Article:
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  • 1. Intracerebral hemorrhage: non-hypertensive causes. C S Kase Stroke. 1986;17:590-595 doi: 10.1161/01.STR.17.4.590 Stroke is published by the American Heart Association, 7272 Greenville Avenue, Dallas, TX 75231 Copyright © 1986 American Heart Association, Inc. All rights reserved. Print ISSN: 0039-2499. Online ISSN: 1524-4628The online version of this article, along with updated information and services, is located on the World Wide Web at: http://stroke.ahajournals.org/content/17/4/590.citationPermissions: Requests for permissions to reproduce figures, tables, or portions of articles originally published inStroke can be obtained via RightsLink, a service of the Copyright Clearance Center, not the Editorial Office.Once the online version of the published article for which permission is being requested is located, click RequestPermissions in the middle column of the Web page under Services. Further information about this process isavailable in the Permissions and Rights Question and Answer document.Reprints: Information about reprints can be found online at:http://www.lww.com/reprintsSubscriptions: Information about subscribing to Stroke is online at:http://stroke.ahajournals.org//subscriptions/ Downloaded from http://stroke.ahajournals.org/ by guest on October 15, 2012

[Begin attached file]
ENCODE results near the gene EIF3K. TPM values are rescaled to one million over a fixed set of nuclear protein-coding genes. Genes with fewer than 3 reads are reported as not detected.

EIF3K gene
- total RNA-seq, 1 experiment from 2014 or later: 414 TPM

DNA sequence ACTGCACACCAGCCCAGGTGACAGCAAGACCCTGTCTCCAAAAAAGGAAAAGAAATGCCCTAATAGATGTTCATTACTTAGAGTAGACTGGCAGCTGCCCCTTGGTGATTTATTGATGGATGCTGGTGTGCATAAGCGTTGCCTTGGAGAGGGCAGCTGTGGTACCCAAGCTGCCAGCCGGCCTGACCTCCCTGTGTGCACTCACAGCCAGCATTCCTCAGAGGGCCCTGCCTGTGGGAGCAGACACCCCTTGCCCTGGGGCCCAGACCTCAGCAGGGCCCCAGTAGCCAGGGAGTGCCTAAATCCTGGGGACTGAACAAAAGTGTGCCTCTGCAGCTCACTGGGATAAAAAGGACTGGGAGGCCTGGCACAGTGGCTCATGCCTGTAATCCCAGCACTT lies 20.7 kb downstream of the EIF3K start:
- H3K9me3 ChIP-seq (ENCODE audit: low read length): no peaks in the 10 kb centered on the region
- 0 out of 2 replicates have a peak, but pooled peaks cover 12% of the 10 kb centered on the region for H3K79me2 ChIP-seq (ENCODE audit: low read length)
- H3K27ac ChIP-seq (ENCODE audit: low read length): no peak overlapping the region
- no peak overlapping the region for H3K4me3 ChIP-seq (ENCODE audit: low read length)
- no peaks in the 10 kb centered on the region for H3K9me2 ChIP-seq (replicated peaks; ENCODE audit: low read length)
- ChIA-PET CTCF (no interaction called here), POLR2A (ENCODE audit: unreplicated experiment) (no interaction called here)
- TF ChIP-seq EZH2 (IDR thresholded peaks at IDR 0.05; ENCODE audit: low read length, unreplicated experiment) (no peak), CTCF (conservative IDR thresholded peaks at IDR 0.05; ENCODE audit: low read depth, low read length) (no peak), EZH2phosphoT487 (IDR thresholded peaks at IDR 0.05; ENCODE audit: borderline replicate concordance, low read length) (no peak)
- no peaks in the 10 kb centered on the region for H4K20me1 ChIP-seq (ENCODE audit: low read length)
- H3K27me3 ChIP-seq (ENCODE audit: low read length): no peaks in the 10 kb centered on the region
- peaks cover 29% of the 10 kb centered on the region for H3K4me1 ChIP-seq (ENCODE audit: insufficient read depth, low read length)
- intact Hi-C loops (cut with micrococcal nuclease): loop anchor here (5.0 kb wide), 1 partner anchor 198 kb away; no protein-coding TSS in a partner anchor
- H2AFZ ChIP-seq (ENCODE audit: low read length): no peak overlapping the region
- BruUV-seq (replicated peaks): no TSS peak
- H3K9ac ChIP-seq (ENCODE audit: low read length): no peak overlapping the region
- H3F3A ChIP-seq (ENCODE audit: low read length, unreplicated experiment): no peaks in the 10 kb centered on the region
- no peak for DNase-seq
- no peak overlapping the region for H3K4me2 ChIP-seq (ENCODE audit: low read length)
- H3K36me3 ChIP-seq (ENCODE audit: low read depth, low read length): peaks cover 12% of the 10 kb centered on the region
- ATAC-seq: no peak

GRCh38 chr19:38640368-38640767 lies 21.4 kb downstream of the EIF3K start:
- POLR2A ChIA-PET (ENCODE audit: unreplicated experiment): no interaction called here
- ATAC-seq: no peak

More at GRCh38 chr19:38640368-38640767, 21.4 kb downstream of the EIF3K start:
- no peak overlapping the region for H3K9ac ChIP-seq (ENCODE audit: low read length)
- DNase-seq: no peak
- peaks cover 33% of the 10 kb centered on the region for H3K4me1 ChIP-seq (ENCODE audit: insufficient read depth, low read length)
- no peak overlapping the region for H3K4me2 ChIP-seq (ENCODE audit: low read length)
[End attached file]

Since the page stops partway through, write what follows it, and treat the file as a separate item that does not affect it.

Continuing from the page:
• 2. 590 Progress Reviews Intracerebral Hemorrhage: Non-Hypertensive Causes CARLOS S. KASE, M.D.SPONTANEOUS, non-traumatic intracerebral hemor- small and medium-size arteries of the cerebral hemi-rhage (ICH) in the adult is most commonly secondary spheres. The arteries affected are preferentially locatedto hypertensive cerebrovascular disease. In 70-90% of in the superficial layers of the cerebral cortex and thecases of spontaneous ICH, arterial hypertension is the leptomeninges,6-7 cerebral amyloid angiopathy (CAA)presumed cause.1 These hypertensive hemorrhages being virtually absent in the deep grey nuclei, whereshow a predilection for certain anatomic locations: the ICH of hypertensive origin predominates. CAA is abasal ganglia (the putamen in particular), the subcorti- condition restricted to the cerebral vasculature, since itcal white matter, and the thalamus account for 35%, is not associated with systemic vascular amyloidosis,825%, and 20% of ICHs, respectively, whereas the and it is almost always of sporadic occurrence, al-posterior fossa locations, the cerebellum and pons, are though familial incidence has been documented in Ice-responsible for only 10% and 5% of the cases.2 Irre- land9 and in the Netherlands.10 In these the condition isspective of their anatomic locations, the common inherited as an autosomal dominant trait, and leads topathogenesis in these hemorrhages involves the hyper- ICH early in life, especially in the Icelandic families,tension-induced degeneration of the media of small in which the majority of the ICHs occurred in the third(50-200 micra) arteries called "lypo-hyalinosis,"3 and/ and fourth decades. In a group of these patients it hasor the formation of "microaneurysms", both of which beenrecentlyshown that the basic abnormality appearsoccur preferentially in perforating or small sub-cortical to be in the metabolism of an alkaline microproteinarteries, thus resulting in the characteristic anatomic called "y-trace", which is found in abnormally lowdistribution of hypertensive ICH. concentrations in the CSF of these patients, as com- A significant number of cases of ICH are due to pared with controls." An abnormality in the catabo-causes other than hypertension. The frequency of such lism of this microprotein is thought to cause the vascu-cases varies from 25% to 50% among series, and de- lar deposition of amyloid fibrils.pends on the anatomic type of ICH being considered: The common sporadic variety of CAA typically af-non-hypertensive mechanisms may account for as fects elderly individuals. Its incidence in autopsy se-many as 55% of "lobar" ICH cases,43 while pontine ries increases with age, from a mere 8% in the seventhhemorrhage is virtually always (90%) hypertensive, decade, to close to 60% in individuals older than 90.7and the deep ganglionic (putaminal, thalamic) and An association with Alzheimers disease has long beencerebellar varieties occupy an intermediate position recognized, particularly in regards to a high frequency(35%, 25%, and 38% being of non-hypertensive of some of its histopathologic features in brains ofmechanism, respectively). Among the many possible patients with CAA. In at least 50% ofreportedcases ofmechanisms of ICH not primarily related to hyperten- CAA, neuritic plaques have been documented, with asion, there are several that occur with high enough lower frequency of detection of neurofibrillary tan-frequency to warrant separate discussion. These gles. The presence of clinical progressive dementia ofcauses of ICH are related to special types of arterial the Alzheimer type has been reported with differingpathology, to the presence of brain tumors, or to the frequency in various series, affecting from 10% touse of medications, and include: cerebral amyloid an- 30% of the patients.6-12 Pathologically, CAA is charac-giopathy, small vascular malformations, primary or terized by deposits of Congo-red positive material inmetastatic brain tumors, oral anticoagulants, and am- the media and adventitia of cortical and leptomenin-phetamines and a variety of other sympathomimetic geal arteries. These Congo-red stained vessels showdrugs. characteristic bi-refringence under polarized light, and also exhibit fluorescence with thioflavin T staining. Cerebral Amyloid Angiopathy Electron microscopic studies demonstrate the typical This condition is a unique form of angiopathy due to non-ramified 90-110 A diameter amyloid fibrils with-deposits of amyloid in the media and adventitia of in the vessel wall. These lesions often lead to thicken- ing of the vascular wall, with stenosis or obstruction of the lumen,resultingin small foci of necrosis (infarcts), which are rarely if ever symptomatic. The only consis- From the Department of Neurology, Boston University School ofMediciDe, Boston, Massachusetts. tent clinical result of CAA is ICH following rupture of Address correspondence to: Carlos S. Kase, M.D., Department of an affected artery, due to either "weakening" of theNeurology, Boston University School of Medicine, 720 Harrison Ave- wall by the amyloid deposits, or to rupture of a secon-nue, Suite 604, Boston, Massachusetts 02118. dary "microaneurysm" developed at sites of amyloid Received September 10, 1985; revision #1 accepted December 24, deposition.6l21985. Downloaded from http://stroke.ahajournals.org/ by guest on October 15, 2012